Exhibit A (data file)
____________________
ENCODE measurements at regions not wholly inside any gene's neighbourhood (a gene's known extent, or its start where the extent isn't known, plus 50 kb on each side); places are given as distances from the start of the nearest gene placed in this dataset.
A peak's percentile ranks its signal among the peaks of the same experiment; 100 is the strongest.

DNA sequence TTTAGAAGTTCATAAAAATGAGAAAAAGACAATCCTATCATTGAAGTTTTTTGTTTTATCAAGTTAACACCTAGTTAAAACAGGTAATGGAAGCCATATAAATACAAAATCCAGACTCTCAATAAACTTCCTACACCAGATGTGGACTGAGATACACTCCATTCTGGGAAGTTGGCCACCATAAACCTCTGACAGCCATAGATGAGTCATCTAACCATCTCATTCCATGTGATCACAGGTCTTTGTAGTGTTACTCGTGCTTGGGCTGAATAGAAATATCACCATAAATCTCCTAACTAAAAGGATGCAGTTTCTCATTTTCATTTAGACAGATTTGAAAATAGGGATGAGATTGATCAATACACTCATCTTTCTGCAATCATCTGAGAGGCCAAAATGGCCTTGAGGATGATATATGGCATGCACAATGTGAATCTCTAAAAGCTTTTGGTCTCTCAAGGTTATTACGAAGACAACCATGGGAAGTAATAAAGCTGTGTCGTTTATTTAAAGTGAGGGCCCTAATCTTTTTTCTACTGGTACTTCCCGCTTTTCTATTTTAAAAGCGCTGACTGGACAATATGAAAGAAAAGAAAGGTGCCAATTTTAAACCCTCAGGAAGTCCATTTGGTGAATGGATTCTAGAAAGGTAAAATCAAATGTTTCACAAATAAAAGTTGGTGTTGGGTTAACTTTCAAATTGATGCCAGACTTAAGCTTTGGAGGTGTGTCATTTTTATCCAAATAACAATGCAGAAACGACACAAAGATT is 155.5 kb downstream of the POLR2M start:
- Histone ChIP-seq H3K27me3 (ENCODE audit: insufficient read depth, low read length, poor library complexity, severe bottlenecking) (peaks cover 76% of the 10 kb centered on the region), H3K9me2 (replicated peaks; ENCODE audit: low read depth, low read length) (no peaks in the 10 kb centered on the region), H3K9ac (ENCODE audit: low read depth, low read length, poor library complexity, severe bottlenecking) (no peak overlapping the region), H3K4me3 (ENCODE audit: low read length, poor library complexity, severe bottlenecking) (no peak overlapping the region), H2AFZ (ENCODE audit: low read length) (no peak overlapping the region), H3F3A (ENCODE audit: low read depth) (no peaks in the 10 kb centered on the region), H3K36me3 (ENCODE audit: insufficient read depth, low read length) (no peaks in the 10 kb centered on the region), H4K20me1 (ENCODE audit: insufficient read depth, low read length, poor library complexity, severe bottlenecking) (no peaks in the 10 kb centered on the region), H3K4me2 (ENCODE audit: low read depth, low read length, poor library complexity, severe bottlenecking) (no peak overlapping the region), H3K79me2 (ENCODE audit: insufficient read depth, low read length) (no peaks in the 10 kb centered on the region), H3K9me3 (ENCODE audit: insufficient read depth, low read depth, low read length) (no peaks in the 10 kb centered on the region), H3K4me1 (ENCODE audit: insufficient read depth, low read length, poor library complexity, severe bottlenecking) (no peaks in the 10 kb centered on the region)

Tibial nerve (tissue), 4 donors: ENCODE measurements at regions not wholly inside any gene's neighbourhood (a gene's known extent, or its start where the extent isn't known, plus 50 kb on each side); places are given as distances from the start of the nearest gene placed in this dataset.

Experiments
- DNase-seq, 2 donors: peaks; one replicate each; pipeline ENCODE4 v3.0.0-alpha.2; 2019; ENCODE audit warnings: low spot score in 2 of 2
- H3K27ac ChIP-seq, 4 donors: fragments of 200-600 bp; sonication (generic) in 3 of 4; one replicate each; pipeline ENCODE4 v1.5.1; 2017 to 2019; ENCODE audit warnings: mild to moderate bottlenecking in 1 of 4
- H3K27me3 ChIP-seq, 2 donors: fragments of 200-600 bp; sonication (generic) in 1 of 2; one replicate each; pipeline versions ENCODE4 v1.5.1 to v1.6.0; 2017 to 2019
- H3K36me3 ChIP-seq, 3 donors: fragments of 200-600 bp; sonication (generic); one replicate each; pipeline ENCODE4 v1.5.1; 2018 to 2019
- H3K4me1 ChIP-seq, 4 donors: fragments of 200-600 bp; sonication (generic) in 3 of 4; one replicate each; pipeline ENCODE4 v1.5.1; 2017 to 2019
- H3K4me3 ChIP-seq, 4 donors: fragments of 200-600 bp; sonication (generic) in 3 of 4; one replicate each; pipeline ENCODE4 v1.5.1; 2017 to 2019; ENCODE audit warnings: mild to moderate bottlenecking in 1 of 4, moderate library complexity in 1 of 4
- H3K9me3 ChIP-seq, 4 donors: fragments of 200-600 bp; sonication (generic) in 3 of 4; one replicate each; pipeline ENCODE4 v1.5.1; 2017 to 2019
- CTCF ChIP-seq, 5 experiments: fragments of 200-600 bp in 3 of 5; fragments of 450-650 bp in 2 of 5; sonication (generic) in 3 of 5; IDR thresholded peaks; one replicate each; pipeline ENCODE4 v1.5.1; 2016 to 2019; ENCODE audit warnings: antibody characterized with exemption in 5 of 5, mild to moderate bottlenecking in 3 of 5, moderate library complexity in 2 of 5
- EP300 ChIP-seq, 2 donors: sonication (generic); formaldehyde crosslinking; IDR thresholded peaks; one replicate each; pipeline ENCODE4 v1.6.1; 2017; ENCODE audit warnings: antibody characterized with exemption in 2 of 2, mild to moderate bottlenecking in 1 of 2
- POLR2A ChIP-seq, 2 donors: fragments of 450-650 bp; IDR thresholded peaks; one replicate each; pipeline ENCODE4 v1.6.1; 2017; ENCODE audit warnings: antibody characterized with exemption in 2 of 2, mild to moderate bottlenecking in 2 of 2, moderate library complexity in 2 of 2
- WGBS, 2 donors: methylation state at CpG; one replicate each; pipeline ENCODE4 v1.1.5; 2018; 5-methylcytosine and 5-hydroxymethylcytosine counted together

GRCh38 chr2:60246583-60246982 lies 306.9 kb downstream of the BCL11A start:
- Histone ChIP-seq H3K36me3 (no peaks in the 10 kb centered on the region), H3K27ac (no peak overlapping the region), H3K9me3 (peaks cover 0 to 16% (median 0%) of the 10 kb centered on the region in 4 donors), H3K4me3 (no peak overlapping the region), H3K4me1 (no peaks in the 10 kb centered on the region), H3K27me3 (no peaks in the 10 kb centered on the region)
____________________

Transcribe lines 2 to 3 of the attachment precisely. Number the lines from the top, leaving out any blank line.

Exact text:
A peak's percentile ranks its signal among the peaks of the same experiment; 100 is the strongest.

DNA sequence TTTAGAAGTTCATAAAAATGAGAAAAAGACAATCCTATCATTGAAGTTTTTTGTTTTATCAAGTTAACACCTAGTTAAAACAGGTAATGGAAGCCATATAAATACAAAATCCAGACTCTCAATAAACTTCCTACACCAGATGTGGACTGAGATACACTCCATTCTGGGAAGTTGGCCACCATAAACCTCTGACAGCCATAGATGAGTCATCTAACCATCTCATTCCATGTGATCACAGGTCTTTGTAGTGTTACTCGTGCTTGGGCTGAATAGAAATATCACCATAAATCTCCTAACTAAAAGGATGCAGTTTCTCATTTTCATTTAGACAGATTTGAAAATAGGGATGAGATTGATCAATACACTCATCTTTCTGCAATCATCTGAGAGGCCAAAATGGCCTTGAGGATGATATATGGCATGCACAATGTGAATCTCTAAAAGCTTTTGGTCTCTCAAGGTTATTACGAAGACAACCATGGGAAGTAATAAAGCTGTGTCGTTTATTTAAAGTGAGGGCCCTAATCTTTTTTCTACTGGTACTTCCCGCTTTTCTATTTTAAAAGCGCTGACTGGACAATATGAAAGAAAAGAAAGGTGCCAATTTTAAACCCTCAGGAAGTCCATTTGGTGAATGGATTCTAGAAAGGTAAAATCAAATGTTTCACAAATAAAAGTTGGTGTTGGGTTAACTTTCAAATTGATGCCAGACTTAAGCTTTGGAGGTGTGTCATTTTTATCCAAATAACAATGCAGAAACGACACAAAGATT is 155.5 kb downstream of the POLR2M start: